The other night I managed to tie up an arm and was trying for an armbar, only to have my partner head butt me in the nose, switch the knife to his empty hand and start trying to stab me with that arm. In a real fight, I would have been stabbed several times. Very sobering effect on your training.

    It's truly scary when you get realistic with knife training. If you can see the knife before the attack begins, even with superb realistic training, you're still going to get cut or stabbed quite a bit in the dojo. With a LOT of practice, I see about a 60-70% success rate of people defending the attacks against determined attackers. When we can use an environmental tool (such as a stick, a club, a gun), our success rate goes up somewhat, if we can deploy it without getting "gutted" first.
     
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  9. Doc_Jude

    Doc_Jude 3rd Black Belt

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    Most knifers don't attack with the level of complexity of Piper or Sayoc-trained folks. Statistically, it just won't happen. I think training for the most probable attack styles will yield the most useful results, as far as applicable skill sets go. The standard FMA strike pattern, at least the top half of the pattern with upward and straight thrusts included, will prepare someone for 99.44% of knife attacks.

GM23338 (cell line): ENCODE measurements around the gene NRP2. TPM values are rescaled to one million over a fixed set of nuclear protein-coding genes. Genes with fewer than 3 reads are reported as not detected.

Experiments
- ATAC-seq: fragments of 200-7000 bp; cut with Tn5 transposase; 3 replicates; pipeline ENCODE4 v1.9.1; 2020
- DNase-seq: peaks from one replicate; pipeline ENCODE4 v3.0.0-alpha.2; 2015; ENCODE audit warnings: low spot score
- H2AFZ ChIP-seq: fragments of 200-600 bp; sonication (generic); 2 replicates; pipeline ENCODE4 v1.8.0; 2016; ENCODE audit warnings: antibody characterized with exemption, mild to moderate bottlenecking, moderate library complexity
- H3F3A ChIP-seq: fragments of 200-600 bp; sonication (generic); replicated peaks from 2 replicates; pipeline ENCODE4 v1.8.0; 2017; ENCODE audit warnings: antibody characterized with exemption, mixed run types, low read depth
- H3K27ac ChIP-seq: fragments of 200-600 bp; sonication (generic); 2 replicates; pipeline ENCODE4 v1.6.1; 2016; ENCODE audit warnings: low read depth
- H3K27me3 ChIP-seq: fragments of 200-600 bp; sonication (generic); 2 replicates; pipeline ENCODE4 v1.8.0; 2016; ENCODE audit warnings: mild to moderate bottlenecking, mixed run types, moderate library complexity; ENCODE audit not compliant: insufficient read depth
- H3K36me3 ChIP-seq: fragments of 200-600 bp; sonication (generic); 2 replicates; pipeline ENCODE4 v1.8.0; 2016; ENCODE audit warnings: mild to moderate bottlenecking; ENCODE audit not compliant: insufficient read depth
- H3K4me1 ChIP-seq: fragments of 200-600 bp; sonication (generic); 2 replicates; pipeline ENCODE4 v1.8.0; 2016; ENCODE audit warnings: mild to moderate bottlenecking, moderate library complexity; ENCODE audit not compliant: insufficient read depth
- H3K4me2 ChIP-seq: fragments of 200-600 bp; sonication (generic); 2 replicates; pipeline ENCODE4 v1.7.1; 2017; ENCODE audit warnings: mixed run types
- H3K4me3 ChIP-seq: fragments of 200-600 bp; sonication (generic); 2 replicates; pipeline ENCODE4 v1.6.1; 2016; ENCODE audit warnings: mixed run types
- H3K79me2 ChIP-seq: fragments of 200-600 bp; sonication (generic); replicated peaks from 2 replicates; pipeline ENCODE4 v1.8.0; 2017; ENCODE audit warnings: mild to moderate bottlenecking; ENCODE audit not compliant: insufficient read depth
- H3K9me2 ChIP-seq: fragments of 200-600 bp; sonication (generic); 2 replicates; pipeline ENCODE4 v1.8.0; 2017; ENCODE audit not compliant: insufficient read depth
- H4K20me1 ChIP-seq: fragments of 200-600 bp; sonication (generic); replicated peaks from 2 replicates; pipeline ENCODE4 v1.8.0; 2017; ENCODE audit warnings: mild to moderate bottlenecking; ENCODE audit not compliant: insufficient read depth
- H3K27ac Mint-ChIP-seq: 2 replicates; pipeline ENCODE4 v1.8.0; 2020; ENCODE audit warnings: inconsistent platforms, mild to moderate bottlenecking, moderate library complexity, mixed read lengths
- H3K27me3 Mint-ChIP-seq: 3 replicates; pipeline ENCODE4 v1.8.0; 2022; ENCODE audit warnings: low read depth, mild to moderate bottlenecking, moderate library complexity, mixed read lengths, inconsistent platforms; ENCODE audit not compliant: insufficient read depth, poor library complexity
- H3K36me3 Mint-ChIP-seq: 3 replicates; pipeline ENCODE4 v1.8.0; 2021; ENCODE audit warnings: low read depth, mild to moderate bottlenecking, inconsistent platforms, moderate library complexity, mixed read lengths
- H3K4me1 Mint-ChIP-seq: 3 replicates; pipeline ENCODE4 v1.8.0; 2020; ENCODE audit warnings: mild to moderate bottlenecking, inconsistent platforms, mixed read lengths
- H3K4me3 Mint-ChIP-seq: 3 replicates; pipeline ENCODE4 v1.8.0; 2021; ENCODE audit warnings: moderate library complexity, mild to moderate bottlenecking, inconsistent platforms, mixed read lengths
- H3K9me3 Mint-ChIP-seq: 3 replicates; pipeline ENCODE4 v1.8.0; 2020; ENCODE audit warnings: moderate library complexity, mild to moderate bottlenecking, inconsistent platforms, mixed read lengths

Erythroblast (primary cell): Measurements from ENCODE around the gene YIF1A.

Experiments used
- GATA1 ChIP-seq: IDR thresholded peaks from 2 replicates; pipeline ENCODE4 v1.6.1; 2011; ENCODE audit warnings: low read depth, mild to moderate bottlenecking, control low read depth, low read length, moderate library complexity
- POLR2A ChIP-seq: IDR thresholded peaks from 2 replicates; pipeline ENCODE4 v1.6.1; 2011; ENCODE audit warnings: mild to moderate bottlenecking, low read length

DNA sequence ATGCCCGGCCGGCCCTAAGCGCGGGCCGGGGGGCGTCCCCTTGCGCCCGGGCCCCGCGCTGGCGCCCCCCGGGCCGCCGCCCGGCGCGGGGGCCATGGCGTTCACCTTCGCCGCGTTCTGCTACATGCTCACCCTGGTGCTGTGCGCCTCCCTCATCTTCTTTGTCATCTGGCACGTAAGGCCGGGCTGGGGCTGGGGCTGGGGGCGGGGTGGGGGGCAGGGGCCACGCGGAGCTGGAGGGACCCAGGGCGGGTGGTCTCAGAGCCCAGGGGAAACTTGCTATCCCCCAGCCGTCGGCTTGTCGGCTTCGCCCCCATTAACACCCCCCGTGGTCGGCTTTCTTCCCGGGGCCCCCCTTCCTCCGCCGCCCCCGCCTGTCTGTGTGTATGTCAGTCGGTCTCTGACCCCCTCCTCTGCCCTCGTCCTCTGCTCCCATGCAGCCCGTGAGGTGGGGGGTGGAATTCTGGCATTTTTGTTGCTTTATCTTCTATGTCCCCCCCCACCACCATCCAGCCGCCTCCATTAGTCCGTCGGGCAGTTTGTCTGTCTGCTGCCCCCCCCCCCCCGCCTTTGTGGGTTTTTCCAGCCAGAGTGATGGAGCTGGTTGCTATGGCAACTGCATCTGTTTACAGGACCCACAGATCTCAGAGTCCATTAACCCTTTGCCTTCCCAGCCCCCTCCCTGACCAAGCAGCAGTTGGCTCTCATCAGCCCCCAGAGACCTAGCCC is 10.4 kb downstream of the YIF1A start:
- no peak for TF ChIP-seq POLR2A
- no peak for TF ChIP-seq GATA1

With a knifer of this level of skill, the best thing is to simply go back to that old adage: "Don't play his game." Why stick your hand into the proverbial Cuisinart???

    If facing a Piper knifer:
    - MAKE SOME FRIGGIN' SPACE!!!
    - Get something longer than the knife (stick, chair, broom handle, tent pole, something, anything!) and just go Caveman, esp hitting the knife hand/limb, with power and speed Dog Bros style
    - Throw anything and everything at him
    - Destroy his mobility (sticks/kicks to the knees, or lower)
    - Run like a bat outta hell at the first chance!

    Just to throw something out there, that Hummingbird that Bobbe was doing is practically identical to knife attack DEFENSIVE techniques that we do in our style of Silat. I wonder how "new" this Piper stuff is. Sometimes folks on opposite ends of the earth come to the same conclusions. It happens, & it's not 100th Monkey stuff, it's just statistically inevitable.
     
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  10. tellner

    tellner Senior Master

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    I dunno. I think I'd take a spear or a sword or a naginata over a short stick :D

    Truth! Truth! Truth!

    There's a world of difference between surgery and exploratory surgery.

    The beer is cold in Valhalla, and Odin Valfather loves valor. If you die in battle you party every night and fight every day for eternity.